The year-round population has doubled since 1980, to around 10,000. The summertime population is 55,000. If you are in an area where construction can proceed during the summer, as our project is, that means transportation snags and bottlenecks, and inevitably higher prices on goods and services. In the winter, weather can wreak its own havoc on transportation, and the availability of on-island labor can drop in sync with the seasonal population drop.
When we estimate costs on a proposed project, we take all of these things into account — the distance that labor and materials must travel to reach the job site, expected weather patterns, local laws that might impinge on the project, costs associated with different trades or unions, and many other seemingly minor aspects of management. It’s particularly helpful when prospective building owners have an understanding of the local political culture and an awareness of regional differences that could account for variances in cost. We cover this early and often, describing what we see as the unique local variables that go with each project — the kinds of things that owners might not, but should, think about.
More from Ralph Agostinelli:
- The Keys to a Smooth Construction Approval Process
- Contract at Your Own Risk
- Successful Project Design Borne of Strong Relationships
- During Construction It's Decision Time, Again and Again
Ralph J Agostinelli, PE (email@example.com) is senior project manager at Stanmar Inc., a Wayland, Mass., design-build firm specializing in athletic and recreation facilities.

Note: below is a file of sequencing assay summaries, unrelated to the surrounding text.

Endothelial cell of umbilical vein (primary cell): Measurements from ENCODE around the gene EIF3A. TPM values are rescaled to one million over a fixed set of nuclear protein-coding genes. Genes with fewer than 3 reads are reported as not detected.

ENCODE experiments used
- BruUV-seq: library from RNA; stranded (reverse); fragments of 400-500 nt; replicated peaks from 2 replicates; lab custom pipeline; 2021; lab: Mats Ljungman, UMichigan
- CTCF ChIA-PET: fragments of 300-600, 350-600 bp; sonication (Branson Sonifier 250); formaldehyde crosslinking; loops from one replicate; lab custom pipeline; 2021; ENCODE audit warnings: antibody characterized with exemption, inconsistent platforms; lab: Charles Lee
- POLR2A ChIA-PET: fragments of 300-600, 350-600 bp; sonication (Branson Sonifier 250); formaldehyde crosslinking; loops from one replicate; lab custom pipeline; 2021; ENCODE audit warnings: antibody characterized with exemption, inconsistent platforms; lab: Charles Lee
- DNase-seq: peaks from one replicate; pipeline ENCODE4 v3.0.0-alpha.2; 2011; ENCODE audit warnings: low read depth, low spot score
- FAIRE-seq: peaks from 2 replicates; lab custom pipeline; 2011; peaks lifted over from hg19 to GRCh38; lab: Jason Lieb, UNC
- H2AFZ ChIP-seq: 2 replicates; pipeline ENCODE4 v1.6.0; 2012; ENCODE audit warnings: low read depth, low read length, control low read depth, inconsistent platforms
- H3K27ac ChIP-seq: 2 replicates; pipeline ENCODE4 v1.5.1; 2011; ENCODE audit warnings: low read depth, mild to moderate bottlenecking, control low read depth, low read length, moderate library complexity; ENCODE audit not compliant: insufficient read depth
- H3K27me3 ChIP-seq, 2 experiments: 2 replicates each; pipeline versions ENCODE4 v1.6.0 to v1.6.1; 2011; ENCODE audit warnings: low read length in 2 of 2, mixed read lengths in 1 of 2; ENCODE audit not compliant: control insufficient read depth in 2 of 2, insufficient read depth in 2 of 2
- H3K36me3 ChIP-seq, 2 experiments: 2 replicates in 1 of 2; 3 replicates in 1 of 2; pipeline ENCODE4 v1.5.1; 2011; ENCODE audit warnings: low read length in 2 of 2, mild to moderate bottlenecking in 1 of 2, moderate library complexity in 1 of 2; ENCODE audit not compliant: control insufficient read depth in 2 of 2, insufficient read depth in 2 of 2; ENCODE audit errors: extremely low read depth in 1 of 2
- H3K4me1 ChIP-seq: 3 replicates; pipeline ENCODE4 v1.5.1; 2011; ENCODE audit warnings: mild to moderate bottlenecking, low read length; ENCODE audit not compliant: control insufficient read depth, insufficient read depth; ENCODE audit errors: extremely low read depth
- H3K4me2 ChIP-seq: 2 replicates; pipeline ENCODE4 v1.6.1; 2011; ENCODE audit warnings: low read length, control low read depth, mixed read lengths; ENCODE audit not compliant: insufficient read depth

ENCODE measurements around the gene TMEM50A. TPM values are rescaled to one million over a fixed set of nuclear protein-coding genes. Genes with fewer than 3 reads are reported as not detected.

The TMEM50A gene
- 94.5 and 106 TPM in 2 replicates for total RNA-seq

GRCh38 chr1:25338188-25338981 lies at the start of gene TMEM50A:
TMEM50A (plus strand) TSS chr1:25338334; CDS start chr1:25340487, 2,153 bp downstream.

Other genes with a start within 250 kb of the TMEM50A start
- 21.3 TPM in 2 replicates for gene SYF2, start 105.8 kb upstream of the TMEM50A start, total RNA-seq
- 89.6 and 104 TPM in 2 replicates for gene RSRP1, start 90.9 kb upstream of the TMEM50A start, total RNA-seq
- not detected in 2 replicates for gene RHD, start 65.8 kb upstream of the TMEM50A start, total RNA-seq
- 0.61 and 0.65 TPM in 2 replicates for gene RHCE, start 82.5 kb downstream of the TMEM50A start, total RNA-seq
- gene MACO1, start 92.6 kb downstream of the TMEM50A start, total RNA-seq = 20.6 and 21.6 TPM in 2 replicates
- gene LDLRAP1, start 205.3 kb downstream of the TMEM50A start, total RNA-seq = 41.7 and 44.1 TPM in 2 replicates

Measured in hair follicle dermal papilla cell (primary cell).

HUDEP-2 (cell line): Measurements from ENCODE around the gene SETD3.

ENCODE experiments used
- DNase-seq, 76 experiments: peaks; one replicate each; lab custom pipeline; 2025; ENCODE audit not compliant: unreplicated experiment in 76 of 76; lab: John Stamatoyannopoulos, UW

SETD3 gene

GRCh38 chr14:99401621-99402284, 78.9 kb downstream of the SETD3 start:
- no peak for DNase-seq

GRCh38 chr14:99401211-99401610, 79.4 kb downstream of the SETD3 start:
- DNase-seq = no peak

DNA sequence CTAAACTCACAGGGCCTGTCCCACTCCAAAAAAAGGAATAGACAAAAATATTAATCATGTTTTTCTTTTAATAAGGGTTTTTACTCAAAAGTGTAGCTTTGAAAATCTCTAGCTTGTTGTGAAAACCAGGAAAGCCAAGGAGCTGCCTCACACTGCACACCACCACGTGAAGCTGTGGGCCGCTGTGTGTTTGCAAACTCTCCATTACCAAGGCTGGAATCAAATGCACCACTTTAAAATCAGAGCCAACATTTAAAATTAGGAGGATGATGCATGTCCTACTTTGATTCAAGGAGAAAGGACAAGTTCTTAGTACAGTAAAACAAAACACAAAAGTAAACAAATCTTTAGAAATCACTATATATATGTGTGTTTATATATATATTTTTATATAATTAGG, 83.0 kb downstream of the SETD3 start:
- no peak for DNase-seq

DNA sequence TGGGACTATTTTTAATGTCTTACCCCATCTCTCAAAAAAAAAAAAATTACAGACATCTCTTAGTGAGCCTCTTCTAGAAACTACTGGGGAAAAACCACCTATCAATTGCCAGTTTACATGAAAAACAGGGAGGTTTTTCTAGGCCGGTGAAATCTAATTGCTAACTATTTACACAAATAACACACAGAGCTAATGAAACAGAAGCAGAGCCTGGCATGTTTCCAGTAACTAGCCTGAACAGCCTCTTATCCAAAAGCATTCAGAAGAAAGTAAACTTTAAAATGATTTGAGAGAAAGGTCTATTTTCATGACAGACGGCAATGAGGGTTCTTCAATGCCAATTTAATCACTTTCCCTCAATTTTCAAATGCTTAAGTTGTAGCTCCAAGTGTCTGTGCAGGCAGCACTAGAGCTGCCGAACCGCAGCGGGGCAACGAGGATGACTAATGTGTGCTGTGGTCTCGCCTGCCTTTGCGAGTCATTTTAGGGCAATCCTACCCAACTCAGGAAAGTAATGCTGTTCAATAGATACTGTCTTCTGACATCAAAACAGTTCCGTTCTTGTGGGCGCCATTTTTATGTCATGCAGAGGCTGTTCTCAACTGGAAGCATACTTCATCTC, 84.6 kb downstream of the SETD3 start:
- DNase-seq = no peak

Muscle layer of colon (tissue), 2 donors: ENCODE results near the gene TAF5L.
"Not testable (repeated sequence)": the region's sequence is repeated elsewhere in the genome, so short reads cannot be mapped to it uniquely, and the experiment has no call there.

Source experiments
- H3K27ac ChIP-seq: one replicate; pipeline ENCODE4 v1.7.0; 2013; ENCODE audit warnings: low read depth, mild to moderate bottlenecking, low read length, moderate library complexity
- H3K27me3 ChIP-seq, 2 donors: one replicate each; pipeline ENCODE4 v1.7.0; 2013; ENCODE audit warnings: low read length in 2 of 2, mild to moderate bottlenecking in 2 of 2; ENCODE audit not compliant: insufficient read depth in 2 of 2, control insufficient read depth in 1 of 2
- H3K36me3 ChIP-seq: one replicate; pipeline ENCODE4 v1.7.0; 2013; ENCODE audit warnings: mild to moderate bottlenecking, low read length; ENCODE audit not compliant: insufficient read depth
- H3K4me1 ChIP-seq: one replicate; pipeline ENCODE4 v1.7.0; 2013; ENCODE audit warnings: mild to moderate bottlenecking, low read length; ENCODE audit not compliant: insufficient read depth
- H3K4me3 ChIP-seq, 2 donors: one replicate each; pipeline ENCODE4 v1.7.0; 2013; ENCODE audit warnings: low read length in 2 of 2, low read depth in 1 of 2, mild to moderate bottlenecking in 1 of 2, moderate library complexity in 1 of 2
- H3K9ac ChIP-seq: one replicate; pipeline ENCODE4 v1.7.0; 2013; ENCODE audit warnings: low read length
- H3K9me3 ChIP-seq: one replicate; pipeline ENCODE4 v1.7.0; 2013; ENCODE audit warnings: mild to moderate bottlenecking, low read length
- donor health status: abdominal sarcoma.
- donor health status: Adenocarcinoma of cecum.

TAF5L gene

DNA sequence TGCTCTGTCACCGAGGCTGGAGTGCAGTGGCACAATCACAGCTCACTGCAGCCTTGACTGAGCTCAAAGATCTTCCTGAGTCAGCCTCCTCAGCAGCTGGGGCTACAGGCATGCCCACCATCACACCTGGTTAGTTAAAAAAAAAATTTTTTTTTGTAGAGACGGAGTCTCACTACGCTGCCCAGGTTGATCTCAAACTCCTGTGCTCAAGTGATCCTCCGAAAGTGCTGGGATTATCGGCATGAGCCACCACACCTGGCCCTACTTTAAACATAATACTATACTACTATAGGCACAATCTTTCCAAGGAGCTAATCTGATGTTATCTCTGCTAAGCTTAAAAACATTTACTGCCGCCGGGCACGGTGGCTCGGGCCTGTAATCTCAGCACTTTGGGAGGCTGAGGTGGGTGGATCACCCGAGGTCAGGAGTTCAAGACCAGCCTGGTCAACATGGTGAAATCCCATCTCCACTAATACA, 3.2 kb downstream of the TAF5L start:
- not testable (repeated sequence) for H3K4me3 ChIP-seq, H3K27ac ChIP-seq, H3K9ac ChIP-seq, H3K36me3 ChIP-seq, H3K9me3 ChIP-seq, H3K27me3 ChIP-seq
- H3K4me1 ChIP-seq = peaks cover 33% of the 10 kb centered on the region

End-to-End Practice Courts Afford K-State Flexibility
by Paul Steinbach June 2014
When one thinks of multi-court gymnasiums, a boxy side-by-side configuration typically comes to mind. The two-year-old basketball training facility at Kansas State University, designed by Kansas City, Mo.-based Populous, instead features two courts placed end to end.
During Construction It’s Decision Time, Again and Again
by Ralph Agostinelli June 2014
The design is complete, the shovels are in the ground. How are you planning to spend the next 12 to 18 months, while your new building takes shape?
Five Injured by Falling Batting Cage in Gym
by Emily Attwood June 2014
It wasn’t the action on the court that got fans’ hearts pumping at a high school summer volleyball match held at Goshen College Recreational-Fitness Center in Indiana this past Monday.
Athletic Business Architectural Showcase 2014 Map
by AB Staff June 2014
View 2014 AB showcase locations in a full screen map
This year marks the 27th year of Athletic Business's Architectural Showcase and 29th Facility of Merit awards program. The University of Tennessee's Neyland Stadium graced the cover of the first "Showcase on Architecture" as it was initially called, one of 45 facilities to be highlighted in the June 1988 issue.
Not surprisingly, facilities have gotten bigger and more expensive since our first Showcase — there is a more than $100 million difference between the most expensive project this year and its counterpart in 1988 — but there's still room for smaller projects. College projects continue to dominate the market, though preferences have changed — a campus-rec standard today, climbing walls were all but nonexistent in facilities of the '80s.